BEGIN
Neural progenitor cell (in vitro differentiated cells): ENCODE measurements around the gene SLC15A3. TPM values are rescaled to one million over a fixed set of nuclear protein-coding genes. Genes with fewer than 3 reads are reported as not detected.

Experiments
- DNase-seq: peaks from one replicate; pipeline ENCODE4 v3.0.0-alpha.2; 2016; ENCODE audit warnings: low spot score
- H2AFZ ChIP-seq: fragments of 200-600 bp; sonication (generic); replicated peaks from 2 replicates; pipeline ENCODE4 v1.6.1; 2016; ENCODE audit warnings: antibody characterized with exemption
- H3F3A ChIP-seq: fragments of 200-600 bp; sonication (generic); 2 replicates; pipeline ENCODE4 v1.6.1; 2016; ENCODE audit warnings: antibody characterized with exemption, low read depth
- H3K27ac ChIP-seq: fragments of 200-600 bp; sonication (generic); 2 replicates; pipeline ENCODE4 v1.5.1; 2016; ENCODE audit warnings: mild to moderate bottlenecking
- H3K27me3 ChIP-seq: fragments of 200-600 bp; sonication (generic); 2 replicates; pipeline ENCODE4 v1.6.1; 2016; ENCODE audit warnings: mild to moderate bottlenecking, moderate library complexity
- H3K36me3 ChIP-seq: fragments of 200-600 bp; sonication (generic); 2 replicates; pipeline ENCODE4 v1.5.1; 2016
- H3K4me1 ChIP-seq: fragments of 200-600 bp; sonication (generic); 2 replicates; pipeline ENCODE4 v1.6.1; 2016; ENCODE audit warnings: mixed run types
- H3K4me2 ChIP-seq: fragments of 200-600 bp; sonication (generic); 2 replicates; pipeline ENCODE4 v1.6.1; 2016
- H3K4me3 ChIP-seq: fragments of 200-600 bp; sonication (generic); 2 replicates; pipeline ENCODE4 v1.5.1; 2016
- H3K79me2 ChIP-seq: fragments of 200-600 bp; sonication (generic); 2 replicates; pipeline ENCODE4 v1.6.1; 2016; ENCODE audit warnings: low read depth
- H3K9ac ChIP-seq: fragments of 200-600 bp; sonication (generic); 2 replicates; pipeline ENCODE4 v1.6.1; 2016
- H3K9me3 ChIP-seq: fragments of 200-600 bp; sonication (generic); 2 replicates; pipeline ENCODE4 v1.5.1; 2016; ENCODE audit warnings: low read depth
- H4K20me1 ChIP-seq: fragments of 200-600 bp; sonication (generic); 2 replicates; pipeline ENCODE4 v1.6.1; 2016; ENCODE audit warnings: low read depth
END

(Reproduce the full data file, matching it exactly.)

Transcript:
Neural progenitor cell (in vitro differentiated cells): ENCODE measurements around the gene SLC15A3. TPM values are rescaled to one million over a fixed set of nuclear protein-coding genes. Genes with fewer than 3 reads are reported as not detected.

Experiments
- DNase-seq: peaks from one replicate; pipeline ENCODE4 v3.0.0-alpha.2; 2016; ENCODE audit warnings: low spot score
- H2AFZ ChIP-seq: fragments of 200-600 bp; sonication (generic); replicated peaks from 2 replicates; pipeline ENCODE4 v1.6.1; 2016; ENCODE audit warnings: antibody characterized with exemption
- H3F3A ChIP-seq: fragments of 200-600 bp; sonication (generic); 2 replicates; pipeline ENCODE4 v1.6.1; 2016; ENCODE audit warnings: antibody characterized with exemption, low read depth
- H3K27ac ChIP-seq: fragments of 200-600 bp; sonication (generic); 2 replicates; pipeline ENCODE4 v1.5.1; 2016; ENCODE audit warnings: mild to moderate bottlenecking
- H3K27me3 ChIP-seq: fragments of 200-600 bp; sonication (generic); 2 replicates; pipeline ENCODE4 v1.6.1; 2016; ENCODE audit warnings: mild to moderate bottlenecking, moderate library complexity
- H3K36me3 ChIP-seq: fragments of 200-600 bp; sonication (generic); 2 replicates; pipeline ENCODE4 v1.5.1; 2016
- H3K4me1 ChIP-seq: fragments of 200-600 bp; sonication (generic); 2 replicates; pipeline ENCODE4 v1.6.1; 2016; ENCODE audit warnings: mixed run types
- H3K4me2 ChIP-seq: fragments of 200-600 bp; sonication (generic); 2 replicates; pipeline ENCODE4 v1.6.1; 2016
- H3K4me3 ChIP-seq: fragments of 200-600 bp; sonication (generic); 2 replicates; pipeline ENCODE4 v1.5.1; 2016
- H3K79me2 ChIP-seq: fragments of 200-600 bp; sonication (generic); 2 replicates; pipeline ENCODE4 v1.6.1; 2016; ENCODE audit warnings: low read depth
- H3K9ac ChIP-seq: fragments of 200-600 bp; sonication (generic); 2 replicates; pipeline ENCODE4 v1.6.1; 2016
- H3K9me3 ChIP-seq: fragments of 200-600 bp; sonication (generic); 2 replicates; pipeline ENCODE4 v1.5.1; 2016; ENCODE audit warnings: low read depth
- H4K20me1 ChIP-seq: fragments of 200-600 bp; sonication (generic); 2 replicates; pipeline ENCODE4 v1.6.1; 2016; ENCODE audit warnings: low read depth